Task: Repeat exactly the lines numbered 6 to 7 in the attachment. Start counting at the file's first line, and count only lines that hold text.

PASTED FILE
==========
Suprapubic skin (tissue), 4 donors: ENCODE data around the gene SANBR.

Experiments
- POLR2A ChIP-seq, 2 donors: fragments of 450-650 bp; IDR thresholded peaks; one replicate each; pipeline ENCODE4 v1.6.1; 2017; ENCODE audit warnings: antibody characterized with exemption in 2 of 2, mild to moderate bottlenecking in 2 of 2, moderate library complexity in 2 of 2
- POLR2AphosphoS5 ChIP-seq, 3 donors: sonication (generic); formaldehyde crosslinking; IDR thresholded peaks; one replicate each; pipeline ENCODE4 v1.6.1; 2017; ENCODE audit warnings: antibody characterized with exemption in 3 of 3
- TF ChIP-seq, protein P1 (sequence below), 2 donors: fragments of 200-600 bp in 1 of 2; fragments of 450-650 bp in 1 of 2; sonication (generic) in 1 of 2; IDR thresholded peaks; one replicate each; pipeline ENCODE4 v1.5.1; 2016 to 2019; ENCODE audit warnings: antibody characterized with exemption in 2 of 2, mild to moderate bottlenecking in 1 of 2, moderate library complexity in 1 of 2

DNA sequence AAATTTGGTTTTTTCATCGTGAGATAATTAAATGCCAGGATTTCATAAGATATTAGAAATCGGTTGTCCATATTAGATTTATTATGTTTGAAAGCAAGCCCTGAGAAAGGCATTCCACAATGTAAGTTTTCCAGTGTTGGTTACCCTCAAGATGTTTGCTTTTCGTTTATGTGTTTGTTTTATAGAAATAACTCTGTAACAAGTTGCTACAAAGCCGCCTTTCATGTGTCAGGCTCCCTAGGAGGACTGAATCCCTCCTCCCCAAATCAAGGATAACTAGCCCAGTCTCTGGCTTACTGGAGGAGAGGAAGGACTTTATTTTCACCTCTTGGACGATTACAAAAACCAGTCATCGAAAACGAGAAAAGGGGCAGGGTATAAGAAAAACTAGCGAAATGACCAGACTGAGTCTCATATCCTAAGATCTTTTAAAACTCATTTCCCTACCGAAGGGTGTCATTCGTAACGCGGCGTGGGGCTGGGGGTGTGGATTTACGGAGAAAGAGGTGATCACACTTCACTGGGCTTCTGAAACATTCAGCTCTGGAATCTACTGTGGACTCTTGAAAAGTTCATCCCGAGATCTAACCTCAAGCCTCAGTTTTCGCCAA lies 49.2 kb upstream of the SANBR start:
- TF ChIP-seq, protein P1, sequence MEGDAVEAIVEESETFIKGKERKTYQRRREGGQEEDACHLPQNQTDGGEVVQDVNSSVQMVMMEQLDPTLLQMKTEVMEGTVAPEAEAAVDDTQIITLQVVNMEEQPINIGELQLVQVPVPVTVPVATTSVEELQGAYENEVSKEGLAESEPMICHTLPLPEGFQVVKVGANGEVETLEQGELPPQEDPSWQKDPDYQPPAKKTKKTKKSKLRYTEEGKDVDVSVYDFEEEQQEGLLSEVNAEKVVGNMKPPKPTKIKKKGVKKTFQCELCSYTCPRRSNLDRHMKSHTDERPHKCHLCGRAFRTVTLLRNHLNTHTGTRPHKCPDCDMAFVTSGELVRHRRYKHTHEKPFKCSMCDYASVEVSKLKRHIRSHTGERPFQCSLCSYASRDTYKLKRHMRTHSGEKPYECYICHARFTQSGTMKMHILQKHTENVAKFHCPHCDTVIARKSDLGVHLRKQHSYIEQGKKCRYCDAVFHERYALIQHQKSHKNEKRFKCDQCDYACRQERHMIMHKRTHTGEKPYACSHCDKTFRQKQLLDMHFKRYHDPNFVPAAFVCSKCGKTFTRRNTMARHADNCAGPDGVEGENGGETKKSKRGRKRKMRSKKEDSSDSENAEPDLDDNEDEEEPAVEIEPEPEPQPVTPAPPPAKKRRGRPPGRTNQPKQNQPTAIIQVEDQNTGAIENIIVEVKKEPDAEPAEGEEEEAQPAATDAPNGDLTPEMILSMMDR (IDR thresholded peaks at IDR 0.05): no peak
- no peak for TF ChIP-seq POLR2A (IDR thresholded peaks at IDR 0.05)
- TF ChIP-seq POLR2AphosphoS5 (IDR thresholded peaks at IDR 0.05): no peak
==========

DNA sequence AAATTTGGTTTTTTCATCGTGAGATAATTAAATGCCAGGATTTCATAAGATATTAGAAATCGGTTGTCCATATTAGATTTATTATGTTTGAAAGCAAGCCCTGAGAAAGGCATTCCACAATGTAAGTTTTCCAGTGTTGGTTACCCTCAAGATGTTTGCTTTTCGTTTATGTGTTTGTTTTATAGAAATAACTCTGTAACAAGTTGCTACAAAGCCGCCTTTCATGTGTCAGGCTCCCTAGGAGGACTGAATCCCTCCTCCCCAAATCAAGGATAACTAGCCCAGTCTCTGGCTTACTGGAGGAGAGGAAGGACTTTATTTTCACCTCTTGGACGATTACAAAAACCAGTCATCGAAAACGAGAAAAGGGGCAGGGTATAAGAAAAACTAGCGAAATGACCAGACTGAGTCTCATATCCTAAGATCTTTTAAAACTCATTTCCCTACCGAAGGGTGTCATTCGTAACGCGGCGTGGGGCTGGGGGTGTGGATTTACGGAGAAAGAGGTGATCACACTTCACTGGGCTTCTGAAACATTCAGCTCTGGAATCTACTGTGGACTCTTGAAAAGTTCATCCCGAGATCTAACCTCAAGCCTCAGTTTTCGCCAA lies 49.2 kb upstream of the SANBR start:
- TF ChIP-seq, protein P1, sequence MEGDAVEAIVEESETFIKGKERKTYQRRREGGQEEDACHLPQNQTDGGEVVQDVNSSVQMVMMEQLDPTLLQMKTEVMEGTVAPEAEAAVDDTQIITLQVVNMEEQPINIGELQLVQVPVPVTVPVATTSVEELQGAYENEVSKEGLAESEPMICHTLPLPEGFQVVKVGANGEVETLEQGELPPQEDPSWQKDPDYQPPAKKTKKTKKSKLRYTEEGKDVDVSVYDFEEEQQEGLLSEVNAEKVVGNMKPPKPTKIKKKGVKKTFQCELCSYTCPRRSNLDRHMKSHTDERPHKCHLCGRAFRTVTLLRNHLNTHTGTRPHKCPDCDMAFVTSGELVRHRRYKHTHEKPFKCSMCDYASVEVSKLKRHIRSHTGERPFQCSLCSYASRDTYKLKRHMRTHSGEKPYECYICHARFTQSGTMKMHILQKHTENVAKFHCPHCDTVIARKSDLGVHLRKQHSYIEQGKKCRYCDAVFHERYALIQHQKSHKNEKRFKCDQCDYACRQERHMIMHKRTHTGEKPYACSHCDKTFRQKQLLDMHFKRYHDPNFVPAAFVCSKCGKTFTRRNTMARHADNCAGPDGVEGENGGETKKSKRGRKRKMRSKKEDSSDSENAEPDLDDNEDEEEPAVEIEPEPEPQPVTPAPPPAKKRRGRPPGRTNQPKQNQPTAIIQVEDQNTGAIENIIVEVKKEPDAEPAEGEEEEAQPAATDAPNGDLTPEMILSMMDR (IDR thresholded peaks at IDR 0.05): no peak